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Oh, the Humanity!
During the 1930s, there was very few ways to traverse the Atlantic, with the most prevalent by seafaring passenger ships. With the development of the rigid airship, however, travelers were given another choice. These flying machines offered a unique way to get from one place to another and offered some of the most luxurious accommodations of the time period.
The LZ 129 Hindenburg was no different. As the flagship of its class, the Hindenburg was widely-recognized as one of the most modern ways to travel. Measuring 803.8 feet (245 meters) and encompassing 7,062,000 cubic feet (200,000 cubic meters), the airship cut a large swath through the sky as it carried dozens of passengers serviced by the crew. In all, the airship displaced 236 tons of air with its hydrogen-filled structure.
Launched in March 1936 by the Zeppelin Company, the Hindenburg flew 144 nonstop flights from Berlin to Rio de Janeiro and New York over the next year. During its second season of service, the airship was destroyed by fire on May 6. While the public watched over Lakehurst, New Jersey, the zeppelin suddenly burst into flames and quickly crashed to the ground. 35 people aboard the craft were killed, while one more died on the ground.
In the days and weeks to follow, investigators determined that the hydrogen ignited, causing the disaster. However, speculation grew about the exact means by which this happened and the reason for the quick crash. Over the years, each of the Hindenburg disaster myths have been debunked through investigation and research. This does not change the fact that numerous people still believe many of them to be true.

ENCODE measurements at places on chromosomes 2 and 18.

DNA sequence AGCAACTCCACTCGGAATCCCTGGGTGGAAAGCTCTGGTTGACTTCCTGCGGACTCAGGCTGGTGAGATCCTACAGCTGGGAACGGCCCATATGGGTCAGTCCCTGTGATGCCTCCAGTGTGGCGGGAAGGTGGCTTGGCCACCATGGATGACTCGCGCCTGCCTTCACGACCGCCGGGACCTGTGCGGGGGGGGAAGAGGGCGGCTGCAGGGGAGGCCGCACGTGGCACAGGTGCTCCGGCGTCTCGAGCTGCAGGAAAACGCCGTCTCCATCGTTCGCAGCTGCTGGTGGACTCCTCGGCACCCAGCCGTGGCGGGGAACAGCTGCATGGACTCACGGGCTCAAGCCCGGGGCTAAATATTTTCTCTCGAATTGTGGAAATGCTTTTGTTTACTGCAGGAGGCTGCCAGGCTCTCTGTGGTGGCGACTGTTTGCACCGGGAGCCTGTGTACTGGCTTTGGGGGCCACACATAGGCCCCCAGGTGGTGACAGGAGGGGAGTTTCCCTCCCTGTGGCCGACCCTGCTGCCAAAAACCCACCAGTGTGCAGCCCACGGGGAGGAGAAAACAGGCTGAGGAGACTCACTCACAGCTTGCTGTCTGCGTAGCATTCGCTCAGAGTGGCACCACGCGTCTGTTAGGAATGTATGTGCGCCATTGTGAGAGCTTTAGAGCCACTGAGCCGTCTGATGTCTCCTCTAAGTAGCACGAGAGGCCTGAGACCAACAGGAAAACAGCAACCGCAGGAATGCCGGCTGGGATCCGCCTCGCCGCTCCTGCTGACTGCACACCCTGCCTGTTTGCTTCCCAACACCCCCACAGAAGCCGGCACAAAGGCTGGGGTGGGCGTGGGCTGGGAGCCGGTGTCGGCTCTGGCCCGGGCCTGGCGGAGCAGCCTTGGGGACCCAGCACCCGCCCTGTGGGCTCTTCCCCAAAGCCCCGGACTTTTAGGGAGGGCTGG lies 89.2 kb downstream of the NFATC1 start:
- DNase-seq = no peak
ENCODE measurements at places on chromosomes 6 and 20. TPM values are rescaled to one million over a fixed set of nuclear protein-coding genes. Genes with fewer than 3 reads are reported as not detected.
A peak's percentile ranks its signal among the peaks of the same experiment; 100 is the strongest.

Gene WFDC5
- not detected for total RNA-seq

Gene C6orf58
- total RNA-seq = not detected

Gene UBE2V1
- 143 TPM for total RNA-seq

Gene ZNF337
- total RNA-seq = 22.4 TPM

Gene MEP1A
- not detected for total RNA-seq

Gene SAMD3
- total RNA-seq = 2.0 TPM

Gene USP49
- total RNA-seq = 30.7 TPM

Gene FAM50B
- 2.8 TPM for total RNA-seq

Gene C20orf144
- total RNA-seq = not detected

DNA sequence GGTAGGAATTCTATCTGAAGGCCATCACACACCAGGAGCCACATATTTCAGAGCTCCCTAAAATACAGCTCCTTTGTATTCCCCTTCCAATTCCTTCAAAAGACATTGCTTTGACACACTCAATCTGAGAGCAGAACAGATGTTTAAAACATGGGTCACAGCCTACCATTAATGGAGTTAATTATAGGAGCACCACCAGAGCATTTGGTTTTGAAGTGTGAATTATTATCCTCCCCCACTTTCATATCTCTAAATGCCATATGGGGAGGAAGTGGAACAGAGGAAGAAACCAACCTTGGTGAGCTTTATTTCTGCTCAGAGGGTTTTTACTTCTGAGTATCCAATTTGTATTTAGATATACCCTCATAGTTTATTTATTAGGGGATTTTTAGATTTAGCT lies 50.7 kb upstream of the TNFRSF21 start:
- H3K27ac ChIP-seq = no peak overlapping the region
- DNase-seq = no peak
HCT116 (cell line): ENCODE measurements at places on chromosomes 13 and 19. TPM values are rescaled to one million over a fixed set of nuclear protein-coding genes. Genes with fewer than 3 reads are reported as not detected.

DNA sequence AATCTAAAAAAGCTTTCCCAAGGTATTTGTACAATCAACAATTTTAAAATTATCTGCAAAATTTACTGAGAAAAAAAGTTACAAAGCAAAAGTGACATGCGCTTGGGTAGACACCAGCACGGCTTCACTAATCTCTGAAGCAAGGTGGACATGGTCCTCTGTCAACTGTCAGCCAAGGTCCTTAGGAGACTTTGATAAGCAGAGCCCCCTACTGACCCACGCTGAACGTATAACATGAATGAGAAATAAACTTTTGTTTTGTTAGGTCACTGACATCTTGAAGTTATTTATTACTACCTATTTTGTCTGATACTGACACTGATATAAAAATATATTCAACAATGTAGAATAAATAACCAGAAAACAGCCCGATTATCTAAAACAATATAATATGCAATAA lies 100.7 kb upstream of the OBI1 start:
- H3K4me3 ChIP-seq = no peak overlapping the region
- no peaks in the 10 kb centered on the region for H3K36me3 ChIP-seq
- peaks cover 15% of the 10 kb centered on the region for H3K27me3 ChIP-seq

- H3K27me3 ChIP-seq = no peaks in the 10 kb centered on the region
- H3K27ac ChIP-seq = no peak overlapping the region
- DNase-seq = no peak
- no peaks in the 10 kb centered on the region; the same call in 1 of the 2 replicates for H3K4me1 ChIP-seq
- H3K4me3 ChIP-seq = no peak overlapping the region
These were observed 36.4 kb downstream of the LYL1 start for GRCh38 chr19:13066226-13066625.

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Among one of the most prevalent theories for the destruction of the Hindenburg is the possibility of sabotage. According to historians, two men were primary suspects for both the FBI and German investigators: Eric Spehl, one of the airship's riggers, and Joseph Späh, an acrobat passenger. According to the theories, there was ample time for either man to plant an explosive and destroy the zeppelin. This possibility has been the focal point for a number of books and movies over the years.
The sabotage theory is based primarily on the possibility that someone detonated a flashbulb in the ship's rear section. This destroyed one of the hydrogen gas cells, causing a chain reaction that brought the Hindenburg to the ground. The only piece of evidence to support this possibility was found by the New York Police Department's Bomb Squad. While collecting forensic evidence, a solution that was likely to be derived from a battery cell was found amongst the wreckage. Investigators at the time postulated that a battery was used to power a flashbulb.
Much of the speculation surrounding Spehl was based on circumstantial evidence, mostly surrounding his political views. Investigated by the Gestapo, Spehl's girlfriend was known to have strong communist beliefs, causing a rift between the Nazi government of Germany at the time and himself. In addition, Spehl was one of the few with access to the section of the ship that was believed to be the origin of the explosion. Finally, the rigger also had a well-known interest in photography, making it possible for him to set up a flashbulb.
The problems with the possibility of Spehl being a saboteur stem largely from the fact that there is no documentation regarding the discovery of the battery solution near the location of the potential explosion. In addition, due to the fact that he died in the disaster, there was no chance to question him. Since the airship was 12 hours late, it is also questionable whether he would have been trying to destroy the Hindenburg on the ground or in the air.
The other suspected saboteur, Joseph Späh, did survive the fire, but was found to have no connection to the fire by the FBI. Again, much of the evidence pointing to Späh was purely coincidence. During the flight, he was seen telling anti-Nazi jokes to other passengers. In addition, he brought with him a German Shepherd which he had to feed during the voyage. This allowed him access to the stern, where he could have potentially planted a bomb. However, in order for him to have placed the flashbulb explosive where the spark is believed to have originated, Späh would have had to make use of his acrobatic skills and move up to a catwalk. While this is possible, no other evidence supports a motivation for sabotage.